In Bochnia Salt Mine health resort, similarly like in Szczawnica, the patients served also as the main emitter of bacteria into the air of treatment rooms. After the end of therapeutic procedures, the number of bacteria in the air decreased significantly, usually to the level of the indoor background (Scheffé test: p < 0.05). Insulation of internal spaces, however, makes the efforts to remove bacterial aerosol by simple ventilation less effective. Regardless of the season, the level of indoor bacterial contaminants was always significantly higher than this observed in atmospheric (outdoor background) air (Scheffé test: p < 0.05). In the case of fungal aerosol, regardless of the season, atmospheric air in relation to the indoor air has always been significantly more polluted (Scheffé test: p < 0.05). The presence of patients in treatment rooms usually caused fungal contamination of these interiors to the level of indoor background. After the therapeutic procedures, the rooms were cleaned and the level of fungal air contamination declined significantly reaching the concentrations characteristic for indoor background (except for the summer season – in this case, the lack of significant decrease of airborne fungi levels was probably a result of increased mechanical ventilation during the warmest season of the year). Nevertheless, the observed trends confirm both a good isolation of the treatment areas from major contamination sources and their effective hygienic maintenance in this health resort.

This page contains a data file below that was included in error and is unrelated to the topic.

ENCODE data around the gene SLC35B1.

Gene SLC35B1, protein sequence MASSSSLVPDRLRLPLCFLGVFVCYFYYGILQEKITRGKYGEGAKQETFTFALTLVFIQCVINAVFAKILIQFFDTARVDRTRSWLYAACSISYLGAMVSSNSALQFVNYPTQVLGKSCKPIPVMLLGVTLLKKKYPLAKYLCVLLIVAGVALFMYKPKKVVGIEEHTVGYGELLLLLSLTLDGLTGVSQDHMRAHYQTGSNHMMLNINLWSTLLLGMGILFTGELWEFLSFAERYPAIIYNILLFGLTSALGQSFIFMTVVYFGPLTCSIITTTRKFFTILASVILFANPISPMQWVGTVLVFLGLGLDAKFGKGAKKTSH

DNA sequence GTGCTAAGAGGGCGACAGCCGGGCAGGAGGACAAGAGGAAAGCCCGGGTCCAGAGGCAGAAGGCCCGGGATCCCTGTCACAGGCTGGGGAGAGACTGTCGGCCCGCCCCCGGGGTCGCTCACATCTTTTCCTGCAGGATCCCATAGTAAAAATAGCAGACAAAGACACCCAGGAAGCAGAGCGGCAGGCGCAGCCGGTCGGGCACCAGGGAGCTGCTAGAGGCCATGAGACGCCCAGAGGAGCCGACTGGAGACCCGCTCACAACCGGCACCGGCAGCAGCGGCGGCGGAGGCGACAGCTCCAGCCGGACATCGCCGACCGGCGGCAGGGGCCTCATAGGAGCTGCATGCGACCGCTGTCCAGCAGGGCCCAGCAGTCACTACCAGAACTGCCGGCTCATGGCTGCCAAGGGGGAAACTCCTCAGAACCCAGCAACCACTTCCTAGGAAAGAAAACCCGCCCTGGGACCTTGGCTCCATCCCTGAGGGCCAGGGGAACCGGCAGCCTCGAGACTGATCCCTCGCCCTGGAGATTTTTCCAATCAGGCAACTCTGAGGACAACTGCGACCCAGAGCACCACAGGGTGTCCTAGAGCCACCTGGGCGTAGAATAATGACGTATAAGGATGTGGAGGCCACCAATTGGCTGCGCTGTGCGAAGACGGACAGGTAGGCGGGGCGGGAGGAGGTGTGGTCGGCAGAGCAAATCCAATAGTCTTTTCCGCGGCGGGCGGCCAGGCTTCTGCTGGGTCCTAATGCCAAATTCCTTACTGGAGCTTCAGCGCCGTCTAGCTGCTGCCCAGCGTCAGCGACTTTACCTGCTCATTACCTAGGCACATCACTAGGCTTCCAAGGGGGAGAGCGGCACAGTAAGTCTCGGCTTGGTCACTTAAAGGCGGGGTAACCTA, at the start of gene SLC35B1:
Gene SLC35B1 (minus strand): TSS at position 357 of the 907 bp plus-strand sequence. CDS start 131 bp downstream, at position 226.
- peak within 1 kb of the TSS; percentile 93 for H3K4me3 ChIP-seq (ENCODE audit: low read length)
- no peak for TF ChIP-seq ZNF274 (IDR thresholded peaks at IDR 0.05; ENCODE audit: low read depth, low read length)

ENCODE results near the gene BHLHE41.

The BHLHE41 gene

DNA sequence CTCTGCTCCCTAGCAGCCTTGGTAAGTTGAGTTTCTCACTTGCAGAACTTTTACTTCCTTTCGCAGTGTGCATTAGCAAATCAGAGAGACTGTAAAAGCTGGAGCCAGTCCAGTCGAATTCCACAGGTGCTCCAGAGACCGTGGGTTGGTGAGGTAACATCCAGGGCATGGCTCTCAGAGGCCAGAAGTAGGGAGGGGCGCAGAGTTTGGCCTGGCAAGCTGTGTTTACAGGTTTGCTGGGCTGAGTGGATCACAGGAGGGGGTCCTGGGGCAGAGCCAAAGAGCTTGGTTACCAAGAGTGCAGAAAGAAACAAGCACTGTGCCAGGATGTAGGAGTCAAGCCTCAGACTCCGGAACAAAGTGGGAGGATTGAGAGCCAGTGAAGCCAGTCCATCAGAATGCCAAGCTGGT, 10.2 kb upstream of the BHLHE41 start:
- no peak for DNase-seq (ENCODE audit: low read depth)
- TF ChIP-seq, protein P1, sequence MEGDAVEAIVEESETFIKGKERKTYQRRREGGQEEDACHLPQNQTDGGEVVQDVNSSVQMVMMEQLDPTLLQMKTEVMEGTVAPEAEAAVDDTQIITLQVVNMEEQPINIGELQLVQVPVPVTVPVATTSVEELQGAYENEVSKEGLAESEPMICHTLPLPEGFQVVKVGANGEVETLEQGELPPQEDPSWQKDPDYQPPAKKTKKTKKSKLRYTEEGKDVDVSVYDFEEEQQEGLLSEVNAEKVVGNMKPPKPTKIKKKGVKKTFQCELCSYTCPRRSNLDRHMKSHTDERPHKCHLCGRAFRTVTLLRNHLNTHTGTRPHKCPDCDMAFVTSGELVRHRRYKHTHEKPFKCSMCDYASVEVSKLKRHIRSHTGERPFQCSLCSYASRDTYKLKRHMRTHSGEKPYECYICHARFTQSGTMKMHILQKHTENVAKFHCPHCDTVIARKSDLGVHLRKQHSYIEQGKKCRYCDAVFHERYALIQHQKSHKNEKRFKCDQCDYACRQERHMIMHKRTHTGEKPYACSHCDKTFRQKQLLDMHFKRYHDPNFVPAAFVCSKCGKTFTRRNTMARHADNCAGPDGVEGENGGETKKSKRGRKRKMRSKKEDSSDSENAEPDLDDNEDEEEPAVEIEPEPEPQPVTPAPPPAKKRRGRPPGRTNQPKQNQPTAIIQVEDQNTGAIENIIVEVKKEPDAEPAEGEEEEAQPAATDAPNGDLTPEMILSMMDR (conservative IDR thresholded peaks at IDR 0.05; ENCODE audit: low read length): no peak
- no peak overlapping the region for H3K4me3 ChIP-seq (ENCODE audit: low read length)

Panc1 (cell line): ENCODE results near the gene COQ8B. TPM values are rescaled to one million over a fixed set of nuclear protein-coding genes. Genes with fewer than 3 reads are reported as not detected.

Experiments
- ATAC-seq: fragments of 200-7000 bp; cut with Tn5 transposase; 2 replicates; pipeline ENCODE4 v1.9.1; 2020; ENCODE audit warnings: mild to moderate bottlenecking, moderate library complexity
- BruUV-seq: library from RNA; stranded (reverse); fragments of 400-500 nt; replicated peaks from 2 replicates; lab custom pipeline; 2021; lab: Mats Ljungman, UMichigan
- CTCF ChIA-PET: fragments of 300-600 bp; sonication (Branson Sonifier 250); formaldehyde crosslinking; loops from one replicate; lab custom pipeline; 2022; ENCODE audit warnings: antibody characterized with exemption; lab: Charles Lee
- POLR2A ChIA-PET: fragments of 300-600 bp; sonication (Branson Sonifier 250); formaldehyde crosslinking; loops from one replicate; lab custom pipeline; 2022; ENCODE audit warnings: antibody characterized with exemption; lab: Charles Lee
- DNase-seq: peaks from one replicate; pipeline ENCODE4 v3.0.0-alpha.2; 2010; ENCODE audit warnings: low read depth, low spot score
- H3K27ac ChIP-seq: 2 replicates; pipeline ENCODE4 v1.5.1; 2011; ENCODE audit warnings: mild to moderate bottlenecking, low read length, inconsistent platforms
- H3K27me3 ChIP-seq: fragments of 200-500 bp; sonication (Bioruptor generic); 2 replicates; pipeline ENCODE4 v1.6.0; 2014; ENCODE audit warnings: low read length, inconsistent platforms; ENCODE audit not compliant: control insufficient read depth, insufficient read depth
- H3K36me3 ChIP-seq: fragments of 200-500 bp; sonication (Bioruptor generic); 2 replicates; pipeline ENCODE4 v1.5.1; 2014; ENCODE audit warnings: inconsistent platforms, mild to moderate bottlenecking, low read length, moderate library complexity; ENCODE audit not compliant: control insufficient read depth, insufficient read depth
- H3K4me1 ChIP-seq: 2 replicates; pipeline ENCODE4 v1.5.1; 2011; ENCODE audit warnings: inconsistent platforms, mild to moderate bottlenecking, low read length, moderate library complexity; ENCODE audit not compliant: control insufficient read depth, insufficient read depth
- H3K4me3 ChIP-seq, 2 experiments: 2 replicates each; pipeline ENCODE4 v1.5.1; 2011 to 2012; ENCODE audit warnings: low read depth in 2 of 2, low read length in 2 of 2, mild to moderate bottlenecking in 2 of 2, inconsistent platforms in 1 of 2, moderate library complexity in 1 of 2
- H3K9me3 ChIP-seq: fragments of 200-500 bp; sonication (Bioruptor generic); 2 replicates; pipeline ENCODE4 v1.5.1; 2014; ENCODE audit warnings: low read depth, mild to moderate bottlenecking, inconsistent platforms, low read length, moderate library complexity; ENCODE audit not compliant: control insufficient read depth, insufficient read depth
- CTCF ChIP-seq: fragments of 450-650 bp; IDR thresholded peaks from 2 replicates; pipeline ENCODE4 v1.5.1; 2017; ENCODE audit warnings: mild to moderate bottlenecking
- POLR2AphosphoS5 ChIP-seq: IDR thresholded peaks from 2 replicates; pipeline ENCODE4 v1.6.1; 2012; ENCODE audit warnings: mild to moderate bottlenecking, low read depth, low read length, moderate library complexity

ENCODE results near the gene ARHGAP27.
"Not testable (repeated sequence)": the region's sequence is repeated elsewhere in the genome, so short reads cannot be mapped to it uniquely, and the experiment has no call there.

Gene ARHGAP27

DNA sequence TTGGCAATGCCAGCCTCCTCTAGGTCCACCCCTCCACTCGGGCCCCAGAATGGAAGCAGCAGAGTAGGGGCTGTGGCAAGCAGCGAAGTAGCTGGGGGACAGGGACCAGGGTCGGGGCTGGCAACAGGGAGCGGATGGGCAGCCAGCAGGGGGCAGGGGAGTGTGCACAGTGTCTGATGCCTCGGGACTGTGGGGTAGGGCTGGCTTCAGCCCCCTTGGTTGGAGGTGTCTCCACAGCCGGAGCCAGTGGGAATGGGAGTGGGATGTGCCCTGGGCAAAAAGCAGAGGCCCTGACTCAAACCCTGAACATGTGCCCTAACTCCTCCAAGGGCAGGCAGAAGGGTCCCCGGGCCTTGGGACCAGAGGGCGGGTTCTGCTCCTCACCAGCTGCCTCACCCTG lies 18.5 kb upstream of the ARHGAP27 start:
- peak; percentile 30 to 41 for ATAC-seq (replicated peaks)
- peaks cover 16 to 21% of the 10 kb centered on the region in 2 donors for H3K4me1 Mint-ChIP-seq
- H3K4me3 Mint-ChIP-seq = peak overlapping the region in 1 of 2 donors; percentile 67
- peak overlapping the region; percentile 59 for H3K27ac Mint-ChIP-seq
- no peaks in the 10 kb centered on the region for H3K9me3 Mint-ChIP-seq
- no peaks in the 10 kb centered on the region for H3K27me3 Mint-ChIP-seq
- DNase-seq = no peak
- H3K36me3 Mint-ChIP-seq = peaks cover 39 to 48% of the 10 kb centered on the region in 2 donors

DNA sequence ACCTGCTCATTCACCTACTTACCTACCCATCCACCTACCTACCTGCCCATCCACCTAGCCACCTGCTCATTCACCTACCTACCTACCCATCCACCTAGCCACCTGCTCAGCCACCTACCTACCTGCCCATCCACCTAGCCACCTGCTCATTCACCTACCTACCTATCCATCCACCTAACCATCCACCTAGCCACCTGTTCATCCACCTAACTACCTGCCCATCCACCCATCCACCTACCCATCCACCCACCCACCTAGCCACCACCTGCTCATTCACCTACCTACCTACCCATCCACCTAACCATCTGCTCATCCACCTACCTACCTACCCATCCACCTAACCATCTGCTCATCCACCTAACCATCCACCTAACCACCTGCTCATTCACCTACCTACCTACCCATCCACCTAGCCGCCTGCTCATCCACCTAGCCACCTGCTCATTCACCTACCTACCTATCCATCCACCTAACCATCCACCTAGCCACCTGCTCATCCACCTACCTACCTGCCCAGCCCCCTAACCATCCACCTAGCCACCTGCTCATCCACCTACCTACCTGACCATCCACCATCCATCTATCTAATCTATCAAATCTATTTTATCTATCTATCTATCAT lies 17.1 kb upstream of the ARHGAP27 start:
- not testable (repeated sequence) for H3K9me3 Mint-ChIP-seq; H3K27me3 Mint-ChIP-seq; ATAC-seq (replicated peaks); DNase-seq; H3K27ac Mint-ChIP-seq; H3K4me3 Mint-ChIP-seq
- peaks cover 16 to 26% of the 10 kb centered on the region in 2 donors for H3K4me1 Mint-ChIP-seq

On the global scale, there is a lack of acceptable exposure limits (or threshold limit values, TLVs) for indoor and outdoor bioaerosols. The main reason for this is still perceptible deficiency of well-documented and epidemiologically proven dose-response relationships between the exposure to specific biological agents and adverse health effects caused by their exact doses. Moreover, the sensitivity to each organism is its individual feature and the strength of immunological reaction to the specific agent(s) is usually not the same in everybody. Despite progress in development of aerosol sampling techniques and analytical methods over the last three decades, the worldwide scientific database on bioaerosols is still insufficient to quantitatively and qualitatively characterize them. If threshold limit or reference values are established, they are usually connected with the clinical picture of specific disease caused by the agent, taking into consideration its presence in a certain element of the environment only [28, 29]. Nevertheless, despite these limitations, the reference values expressed in numbers are available and usually applied to facilitate interpretation of the measurement data. For the purpose of this study, the observed microbial concentrations were interpreted against the available TLV proposals [30, 31]. Taking into account the TLVs established for mesophilic bacteria and fungi (i.e. 1 × 105 CFU m−3 and 5 × 104 CFU m−3, respectively), it can be stated that in both treatment rooms and atmospheric (outdoor) air, the acceptable pollution levels were exceeded. In the case of bacteria, these exceedances were observed in the air of treatment rooms both in Szczawnica sanatorium and in Bochnia Salt Mine health resort. In the case of fungi, the concentration values higher than permissible were measured only in the summer season in the outdoor air in Bochnia Salt Mine health resort. For obvious reasons, it is difficult to influence the environmental level of fungal contamination, which is dependent on the current prevailing atmospheric conditions. Nevertheless, the exceedances of permissible bacterial concentrations in treatment rooms are evidently the result of the emission of this type of bioaerosol particles by patients and related to the specific treatments in the therapy of respiratory diseases (e.g. inhalations).